MANILA, Philippines (UPDATED) – One step closer.
Voting 50-17-1, the House of Representatives on Wednesday, May 20, approved the proposed Bangsamoro basic law (BBL) at the committee level after a two-day marathon provision-by-provision voting on the bill. (READ: How House committee members voted on the BBL)
The proposed law will be referred to the House committee on appopriations and the committee on ways and means before it goes to plenary. The two committees will discuss and approve the budgetary and tax features of the the proposed Bangsamoro autonomous region.
House ad hoc committee chair Cagayan de Oro Representative Rufus Rodriguez said they expect the bill to be discussed in plenary on Wednesday, May 27.
Under the final draft approved by the committee, the BBL will now be called the “Basic Law of the Bangsamoro Autonomous Region.” (HIGHLIGHTS: House committee votes on Bangsamoro Basic Law)
A product of the peace deal between the government and rebel group Moro Islamic Liberation Front (MILF), the BBL seeks to create a new autonomous region in Muslim Mindanao with greater powers and resources than the current one in place.
The proposed Bangsamoro autonomous region will be parliamentary in form – the only of its kind in a country with a unitary presidential system. It is also designed to get automatic appropriations, similar to the internal revenue allotment (IRA) of local government units. (READ: How different is ARMM from the Bangsamoro?)
The House ad hoc committee held over 40 public hearings prior to voting but the scheduled vote on Monday, May 11, was moved after allies of President Benigno Aquino III filed last-minute amendments. On the day of the voting, lawmakers received a new consolidated BBL draft, which contained middle-ground amendments that were discussed between a meeting with House leaders and President Aquino prior to the voting.
The fate of the BBL was placed in doubt following the political fallout from the clash in Mamasapano, Maguindanao, which killed 67 Filipinos. Discussions on the bill were suspended for about two months, narrowing the window to pass the bill.
As the clock ticks on the BBL, the House of Representatives has 3 weeks to debate it on the floor to beat the target deadline of passing the law by June 11, the last day of the 2nd regular session.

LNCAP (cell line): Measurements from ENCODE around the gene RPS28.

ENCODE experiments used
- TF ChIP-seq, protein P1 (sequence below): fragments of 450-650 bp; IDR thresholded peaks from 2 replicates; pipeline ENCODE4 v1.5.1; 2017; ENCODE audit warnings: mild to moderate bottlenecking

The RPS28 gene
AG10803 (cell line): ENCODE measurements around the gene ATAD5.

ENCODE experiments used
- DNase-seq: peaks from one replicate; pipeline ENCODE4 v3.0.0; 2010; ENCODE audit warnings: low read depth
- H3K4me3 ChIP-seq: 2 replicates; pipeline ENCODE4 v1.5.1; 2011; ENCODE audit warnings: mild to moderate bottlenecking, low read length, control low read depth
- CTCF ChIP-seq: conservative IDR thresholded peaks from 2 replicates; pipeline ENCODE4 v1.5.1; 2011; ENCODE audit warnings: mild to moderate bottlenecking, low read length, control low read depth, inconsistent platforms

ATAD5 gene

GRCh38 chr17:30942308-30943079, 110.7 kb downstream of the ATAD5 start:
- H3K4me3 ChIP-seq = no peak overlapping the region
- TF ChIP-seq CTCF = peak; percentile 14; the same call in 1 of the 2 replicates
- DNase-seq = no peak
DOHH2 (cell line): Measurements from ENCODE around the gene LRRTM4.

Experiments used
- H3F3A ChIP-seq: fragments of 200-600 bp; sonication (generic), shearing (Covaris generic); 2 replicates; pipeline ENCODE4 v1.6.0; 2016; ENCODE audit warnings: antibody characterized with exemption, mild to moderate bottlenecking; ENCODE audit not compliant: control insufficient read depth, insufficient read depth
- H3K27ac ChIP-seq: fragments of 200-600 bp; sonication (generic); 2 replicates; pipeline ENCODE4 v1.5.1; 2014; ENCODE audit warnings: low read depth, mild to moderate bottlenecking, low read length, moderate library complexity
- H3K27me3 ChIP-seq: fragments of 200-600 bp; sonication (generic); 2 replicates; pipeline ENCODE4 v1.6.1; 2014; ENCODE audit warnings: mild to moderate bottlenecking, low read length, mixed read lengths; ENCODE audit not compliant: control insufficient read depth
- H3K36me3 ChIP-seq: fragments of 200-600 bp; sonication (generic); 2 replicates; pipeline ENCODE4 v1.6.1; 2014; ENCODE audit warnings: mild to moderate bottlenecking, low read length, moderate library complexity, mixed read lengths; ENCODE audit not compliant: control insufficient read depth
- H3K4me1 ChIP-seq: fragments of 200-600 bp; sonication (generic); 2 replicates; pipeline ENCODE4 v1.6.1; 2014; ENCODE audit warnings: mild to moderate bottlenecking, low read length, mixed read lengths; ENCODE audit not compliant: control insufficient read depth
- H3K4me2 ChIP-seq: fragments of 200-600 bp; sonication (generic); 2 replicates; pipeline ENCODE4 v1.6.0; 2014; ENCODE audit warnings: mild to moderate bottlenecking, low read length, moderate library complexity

Over at the Senate, local government committee chair Senator Ferdinand Marcos Jr has given no indication that he will push to meet the target deadline.
Marcos will still hold a final public hearing on Monday, May 25. Citing sentiments by rebel group Moro National Liberation Front (MNLF) that it was left out of the process, Marcos said Tuesday Malacañang should stop imposing deadlines on a law that is “so complicated” and “so complex.”
Amid a tight deadline, Senate President Franklin Drilon earlier said all 24 senators would be given the chance to participate in the plenary debate.
While the 294-member House of Representatives created a 75-member super committee to deliberate the bill before going to plenary, most senators have yet to participate in BBL discussions at committee level.
Although Senate President Franklin Drilon has given assurances that the law would be passed before Congress adjourns session on June 11, Marcos expressed doubts that the law would be passed at all.
Marcos said the 2016 elections will be at top of legislators’ priorities when Congress resumes session in July to witness the final State of the Nation Address of President Benigno Aquino III.
The legislative deliberations for the BBL marks the 2nd stage of the peace process, which would require the passage of the proposed law in Congress and a plebiscite in identified areas.
Once the BBL is ratified in the plebiscite, an MILF-led transition government will take over until the election of the first set of officials in 2016.
The plebiscite will be conducted in the following core areas: 5 provinces in the ARMM (Sulu, Tawi-Tawi, Basilan, Maguindanao, Lanao del Sur); 6 municipalities in Lano Del Norte; and barangays in the municipalities of Kabacan, Carmen, Aleosan, Pigkawayan, Pikit, Midsayap that voted yes to the ARMM plebiscite in 2001. – Rappler.com